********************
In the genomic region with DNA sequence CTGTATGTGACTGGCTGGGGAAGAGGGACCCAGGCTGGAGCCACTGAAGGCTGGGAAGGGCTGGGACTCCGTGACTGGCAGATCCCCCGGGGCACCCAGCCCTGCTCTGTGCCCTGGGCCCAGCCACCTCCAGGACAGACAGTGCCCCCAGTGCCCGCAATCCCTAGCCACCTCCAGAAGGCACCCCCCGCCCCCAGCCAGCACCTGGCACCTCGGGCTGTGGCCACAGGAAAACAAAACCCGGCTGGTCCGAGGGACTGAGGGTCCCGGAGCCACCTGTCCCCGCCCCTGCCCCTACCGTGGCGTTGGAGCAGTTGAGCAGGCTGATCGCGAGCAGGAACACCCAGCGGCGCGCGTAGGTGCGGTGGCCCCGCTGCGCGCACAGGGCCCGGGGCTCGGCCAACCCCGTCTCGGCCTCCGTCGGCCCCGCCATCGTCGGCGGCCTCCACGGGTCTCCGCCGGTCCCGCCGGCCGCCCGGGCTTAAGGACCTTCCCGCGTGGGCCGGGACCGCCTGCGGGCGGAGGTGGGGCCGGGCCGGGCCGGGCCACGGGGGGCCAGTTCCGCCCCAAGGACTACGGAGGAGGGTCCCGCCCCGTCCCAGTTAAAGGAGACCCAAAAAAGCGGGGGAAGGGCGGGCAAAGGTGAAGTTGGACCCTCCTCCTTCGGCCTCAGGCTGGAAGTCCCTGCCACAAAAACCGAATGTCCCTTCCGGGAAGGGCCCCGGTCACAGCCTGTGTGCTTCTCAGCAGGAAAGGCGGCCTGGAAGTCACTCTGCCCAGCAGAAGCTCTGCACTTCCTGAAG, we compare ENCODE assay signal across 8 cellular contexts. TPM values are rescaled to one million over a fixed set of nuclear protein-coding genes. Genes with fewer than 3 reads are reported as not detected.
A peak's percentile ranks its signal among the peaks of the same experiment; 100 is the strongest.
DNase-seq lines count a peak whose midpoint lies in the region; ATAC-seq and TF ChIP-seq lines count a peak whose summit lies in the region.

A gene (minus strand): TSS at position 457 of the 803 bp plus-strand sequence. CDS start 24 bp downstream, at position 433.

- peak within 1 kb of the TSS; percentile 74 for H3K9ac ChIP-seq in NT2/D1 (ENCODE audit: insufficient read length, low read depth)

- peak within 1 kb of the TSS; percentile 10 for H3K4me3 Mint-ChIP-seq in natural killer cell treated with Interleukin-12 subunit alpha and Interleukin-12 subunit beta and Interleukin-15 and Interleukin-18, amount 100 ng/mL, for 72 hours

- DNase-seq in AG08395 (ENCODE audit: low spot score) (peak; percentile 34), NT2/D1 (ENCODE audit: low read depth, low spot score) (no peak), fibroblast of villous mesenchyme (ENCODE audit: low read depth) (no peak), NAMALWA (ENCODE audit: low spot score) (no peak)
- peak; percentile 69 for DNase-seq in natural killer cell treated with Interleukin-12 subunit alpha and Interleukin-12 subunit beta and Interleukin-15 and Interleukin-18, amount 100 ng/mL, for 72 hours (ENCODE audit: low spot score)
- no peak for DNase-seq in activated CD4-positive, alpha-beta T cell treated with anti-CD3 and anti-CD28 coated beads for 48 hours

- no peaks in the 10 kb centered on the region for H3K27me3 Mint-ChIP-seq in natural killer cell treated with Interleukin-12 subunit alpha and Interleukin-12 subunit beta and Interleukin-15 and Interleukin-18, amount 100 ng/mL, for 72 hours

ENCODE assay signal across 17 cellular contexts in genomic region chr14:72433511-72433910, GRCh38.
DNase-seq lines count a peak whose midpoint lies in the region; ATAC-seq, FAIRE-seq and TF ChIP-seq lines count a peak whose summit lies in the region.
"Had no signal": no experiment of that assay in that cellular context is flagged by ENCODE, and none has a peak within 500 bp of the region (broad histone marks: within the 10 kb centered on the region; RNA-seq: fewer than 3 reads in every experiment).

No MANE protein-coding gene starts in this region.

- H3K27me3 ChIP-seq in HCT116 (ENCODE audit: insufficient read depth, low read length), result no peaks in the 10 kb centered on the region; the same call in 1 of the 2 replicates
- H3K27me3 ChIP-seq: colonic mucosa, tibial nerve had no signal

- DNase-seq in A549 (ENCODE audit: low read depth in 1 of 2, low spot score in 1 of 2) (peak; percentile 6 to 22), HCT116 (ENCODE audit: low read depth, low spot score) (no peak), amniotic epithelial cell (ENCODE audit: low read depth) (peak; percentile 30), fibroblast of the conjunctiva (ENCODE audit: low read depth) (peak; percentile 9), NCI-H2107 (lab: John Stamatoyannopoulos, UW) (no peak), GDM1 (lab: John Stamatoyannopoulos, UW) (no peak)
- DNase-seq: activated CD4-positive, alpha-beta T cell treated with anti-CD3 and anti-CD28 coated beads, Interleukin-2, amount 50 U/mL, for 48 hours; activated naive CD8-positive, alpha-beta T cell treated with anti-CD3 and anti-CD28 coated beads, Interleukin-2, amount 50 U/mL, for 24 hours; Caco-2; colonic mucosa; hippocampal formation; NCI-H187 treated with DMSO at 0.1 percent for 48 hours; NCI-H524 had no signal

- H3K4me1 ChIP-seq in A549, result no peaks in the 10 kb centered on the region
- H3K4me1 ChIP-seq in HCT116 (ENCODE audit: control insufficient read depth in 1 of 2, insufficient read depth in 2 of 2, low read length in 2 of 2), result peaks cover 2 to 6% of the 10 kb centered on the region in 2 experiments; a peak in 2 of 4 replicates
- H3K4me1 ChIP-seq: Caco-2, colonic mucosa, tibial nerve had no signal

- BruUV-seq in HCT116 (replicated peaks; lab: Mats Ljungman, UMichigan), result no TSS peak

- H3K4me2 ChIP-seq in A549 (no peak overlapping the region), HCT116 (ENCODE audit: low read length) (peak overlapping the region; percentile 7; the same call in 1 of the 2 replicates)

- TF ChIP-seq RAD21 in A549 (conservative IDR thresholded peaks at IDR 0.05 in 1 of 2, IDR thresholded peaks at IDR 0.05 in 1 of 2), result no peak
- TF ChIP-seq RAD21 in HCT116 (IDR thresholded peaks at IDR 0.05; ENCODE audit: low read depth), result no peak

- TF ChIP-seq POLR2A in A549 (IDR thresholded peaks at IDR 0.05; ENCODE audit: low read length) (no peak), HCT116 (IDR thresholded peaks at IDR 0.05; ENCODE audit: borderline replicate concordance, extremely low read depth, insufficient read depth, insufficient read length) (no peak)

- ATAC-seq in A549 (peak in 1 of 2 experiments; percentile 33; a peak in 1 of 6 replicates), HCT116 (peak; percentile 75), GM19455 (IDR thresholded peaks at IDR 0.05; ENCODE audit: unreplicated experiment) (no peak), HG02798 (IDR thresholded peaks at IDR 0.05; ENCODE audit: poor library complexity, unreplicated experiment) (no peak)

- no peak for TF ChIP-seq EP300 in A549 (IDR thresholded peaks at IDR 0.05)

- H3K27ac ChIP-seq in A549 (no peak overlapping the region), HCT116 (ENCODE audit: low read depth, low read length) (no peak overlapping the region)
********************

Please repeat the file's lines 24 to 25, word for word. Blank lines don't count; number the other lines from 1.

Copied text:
- TF ChIP-seq RAD21 in A549 (conservative IDR thresholded peaks at IDR 0.05 in 1 of 2, IDR thresholded peaks at IDR 0.05 in 1 of 2), result no peak
- TF ChIP-seq RAD21 in HCT116 (IDR thresholded peaks at IDR 0.05; ENCODE audit: low read depth), result no peak